insum Cushioned Contour Grip Paddle Tennis Racquet
Last updated date: October 29, 2021
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We looked at the top Platform Paddle Tennis Racquets and dug through the reviews from some of the most popular review sites. Through this analysis, we've determined the best Platform Paddle Tennis Racquet you should buy.
Update as January 31, 2022:
Checkout Place Every Shot Perfectly With The Best Platform Paddle Tennis Racquet for a detailed review of all the top platform paddle tennis racquets.
You can count on this platform tennis racquet lasting, as it's constructed from 100% full carbon. The racquet also features a patented Central Strut Bridge for added power and better vibration absorption. You'll find the racquet is best used by intermediate players.
In our analysis, the insum insum Cushioned Contour Grip Paddle Tennis Racquet placed 1st when we looked at the top 8 products in the category. For the full ranking, see below.
From The Manufacturer
Full Carbon: The Racket surface is made of 100% Full Carbon. Central Strut Bridge: The racket is designed for intermediate players.The patent Central Strut Bridge offers precision and control with good power, high vibration absorption. TOP SPIN: Sandpaper/Sand Grit Surface that increases the grip, achieving a greater effect of the ball in contact with the racket. CUSHION GRIP: The special Cushioned, Contourned Grip is applied on the racket for maximum playing. 3 Colors Options: There are 3 different colors available.All the rackets have its 600D fabric shoulder bag for protection and storage.
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An Overview On Platform Paddle Tennis Racquets
If you live in New York, Florida or California, you probably can’t get away from paddle tennis. The outdoor game is especially popular on Venice Beach and on some of the public beaches on Long Island. But in the northeast section of the U.S., platform tennis has become a popular indoor activity as well.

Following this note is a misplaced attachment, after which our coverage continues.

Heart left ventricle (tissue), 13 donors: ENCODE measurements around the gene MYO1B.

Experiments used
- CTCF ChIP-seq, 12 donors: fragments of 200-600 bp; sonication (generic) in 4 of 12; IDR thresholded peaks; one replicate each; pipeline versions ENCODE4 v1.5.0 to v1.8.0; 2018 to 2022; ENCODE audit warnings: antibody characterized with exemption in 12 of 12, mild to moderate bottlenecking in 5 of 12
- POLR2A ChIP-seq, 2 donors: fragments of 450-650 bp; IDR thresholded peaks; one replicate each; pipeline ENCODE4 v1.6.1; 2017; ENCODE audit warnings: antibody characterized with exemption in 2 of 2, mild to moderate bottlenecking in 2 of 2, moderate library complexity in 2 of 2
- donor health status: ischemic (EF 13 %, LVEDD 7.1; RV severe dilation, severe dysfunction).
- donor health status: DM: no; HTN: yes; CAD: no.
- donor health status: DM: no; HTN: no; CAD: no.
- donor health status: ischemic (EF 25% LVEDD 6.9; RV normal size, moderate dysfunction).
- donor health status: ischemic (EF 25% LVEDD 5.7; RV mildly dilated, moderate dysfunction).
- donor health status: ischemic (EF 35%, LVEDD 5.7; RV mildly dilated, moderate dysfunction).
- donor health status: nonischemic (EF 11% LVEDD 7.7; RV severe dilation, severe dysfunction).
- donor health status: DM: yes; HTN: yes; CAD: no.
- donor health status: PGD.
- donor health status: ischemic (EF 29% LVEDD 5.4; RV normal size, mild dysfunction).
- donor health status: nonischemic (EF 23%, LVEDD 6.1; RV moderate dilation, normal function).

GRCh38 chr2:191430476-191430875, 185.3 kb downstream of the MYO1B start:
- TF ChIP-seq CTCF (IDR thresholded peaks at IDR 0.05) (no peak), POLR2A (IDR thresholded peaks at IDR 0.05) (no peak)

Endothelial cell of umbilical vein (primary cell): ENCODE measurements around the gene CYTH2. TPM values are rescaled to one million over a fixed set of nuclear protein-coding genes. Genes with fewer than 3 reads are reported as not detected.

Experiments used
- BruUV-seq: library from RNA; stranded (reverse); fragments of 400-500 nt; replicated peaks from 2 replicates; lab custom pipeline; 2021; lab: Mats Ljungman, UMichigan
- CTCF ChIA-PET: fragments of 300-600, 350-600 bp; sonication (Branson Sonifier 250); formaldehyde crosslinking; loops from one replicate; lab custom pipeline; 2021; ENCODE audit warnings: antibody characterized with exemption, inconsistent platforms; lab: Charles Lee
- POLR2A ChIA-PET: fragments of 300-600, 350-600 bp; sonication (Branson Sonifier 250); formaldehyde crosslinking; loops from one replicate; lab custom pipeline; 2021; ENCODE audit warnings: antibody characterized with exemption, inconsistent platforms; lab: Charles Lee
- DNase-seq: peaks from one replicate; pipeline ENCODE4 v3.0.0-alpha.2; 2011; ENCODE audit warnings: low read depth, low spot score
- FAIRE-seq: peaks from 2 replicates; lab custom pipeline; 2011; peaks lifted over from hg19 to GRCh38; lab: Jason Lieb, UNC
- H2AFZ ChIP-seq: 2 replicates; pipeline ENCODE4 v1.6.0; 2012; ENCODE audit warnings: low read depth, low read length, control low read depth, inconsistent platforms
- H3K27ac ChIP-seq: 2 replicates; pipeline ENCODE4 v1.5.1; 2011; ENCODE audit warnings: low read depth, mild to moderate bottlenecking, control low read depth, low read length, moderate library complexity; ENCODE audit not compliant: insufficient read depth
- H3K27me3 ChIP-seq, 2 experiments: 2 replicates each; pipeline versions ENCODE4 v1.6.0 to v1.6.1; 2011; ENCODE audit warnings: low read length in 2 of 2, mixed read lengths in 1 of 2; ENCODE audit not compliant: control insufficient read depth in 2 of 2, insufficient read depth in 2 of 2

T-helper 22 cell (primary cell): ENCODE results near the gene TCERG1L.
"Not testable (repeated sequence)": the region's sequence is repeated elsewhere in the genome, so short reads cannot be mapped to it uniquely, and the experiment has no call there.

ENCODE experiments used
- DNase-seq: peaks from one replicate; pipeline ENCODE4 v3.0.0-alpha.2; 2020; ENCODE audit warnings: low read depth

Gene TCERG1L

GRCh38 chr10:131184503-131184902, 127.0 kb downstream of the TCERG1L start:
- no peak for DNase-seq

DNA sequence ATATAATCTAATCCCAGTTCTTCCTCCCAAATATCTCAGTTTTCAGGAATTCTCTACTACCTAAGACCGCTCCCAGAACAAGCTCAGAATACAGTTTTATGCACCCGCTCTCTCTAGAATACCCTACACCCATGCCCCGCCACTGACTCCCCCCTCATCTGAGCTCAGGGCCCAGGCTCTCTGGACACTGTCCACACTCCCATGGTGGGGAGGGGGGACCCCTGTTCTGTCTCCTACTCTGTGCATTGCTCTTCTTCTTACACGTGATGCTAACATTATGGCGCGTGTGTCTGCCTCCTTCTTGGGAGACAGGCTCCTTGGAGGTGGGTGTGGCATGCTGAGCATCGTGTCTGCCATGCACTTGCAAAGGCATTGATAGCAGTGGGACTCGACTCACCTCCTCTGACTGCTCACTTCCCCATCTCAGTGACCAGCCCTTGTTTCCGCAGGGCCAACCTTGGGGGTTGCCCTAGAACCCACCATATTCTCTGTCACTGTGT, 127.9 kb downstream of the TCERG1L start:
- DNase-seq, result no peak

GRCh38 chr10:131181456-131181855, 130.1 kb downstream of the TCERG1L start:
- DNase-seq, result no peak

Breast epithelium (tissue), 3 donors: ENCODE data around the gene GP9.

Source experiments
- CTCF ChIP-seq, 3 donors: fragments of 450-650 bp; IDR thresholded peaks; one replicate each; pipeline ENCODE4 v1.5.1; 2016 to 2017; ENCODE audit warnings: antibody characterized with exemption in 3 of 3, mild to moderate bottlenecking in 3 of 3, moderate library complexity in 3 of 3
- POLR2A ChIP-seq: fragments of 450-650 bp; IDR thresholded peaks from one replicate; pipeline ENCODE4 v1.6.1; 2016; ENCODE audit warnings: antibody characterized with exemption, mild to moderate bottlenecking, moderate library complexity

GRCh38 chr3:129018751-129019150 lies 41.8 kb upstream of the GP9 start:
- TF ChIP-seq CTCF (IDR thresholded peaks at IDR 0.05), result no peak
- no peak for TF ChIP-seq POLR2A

But another type of platform tennis has spread to other areas of the country, and the world, in recent years. Padel tennis, which is similar but has different rules, has increased the demand for platform paddle tennis rackets. Paddle tennis has also been rebranded as Pop tennis in some areas.
Both Padel and platform/Pop tennis are based on the general rules of tennis, but the courts are smaller and the rules differ. But one of the most notable differences is that Padel and Pop tennis rackets are closer to the rackets seen in games like racquetball.
Platform tennis is played on a smaller court than tennis, and the balls feature lower compression. That means your racket needs to be adjusted to match. Platform tennis rackets don’t have strings. Instead, they’re typically built with carbon fiber with a memory foam core. The head size can vary, but usually, you’ll find holes drilled into the surface to reduce friction as you’re striking the ball.
The Platform Paddle Tennis Racquet Buying Guide
- The International Pop Tennis Association has set requirements for the size of the rackets used during gameplay. To meet regulations, your racket should be no longer than 18.5 inches in length or 38 millimeters in width.
- Platform tennis uses a ball with internal pressure that’s 75% of what you’d find in a tennis ball. In a pinch, you can use a standard tennis ball and puncture it to reduce its pressure. The best way to gauge a ball’s pressure is to throw it from a height of 6 feet. Its bounce back should be between 31 and 33 inches.
- For beginners, it can help to start out with a racket that has an enlarged striking area, then graduate to a more standard racket as you gain experience.
- Manufacturers often set their rackets apart by the depth and angle of the holes. Deeper holes can increase control, while angled holes boost the paddle’s grip on the ball.
- The handle is also an important feature on a racket. A nonslip grip can help ensure it stays in your hand even if you start sweating. Some also come with a wrist tether for added security.
- A racket with a silence dampener can reduce the noise as the paddle comes into contact with the ball, giving you a quieter playing experience.
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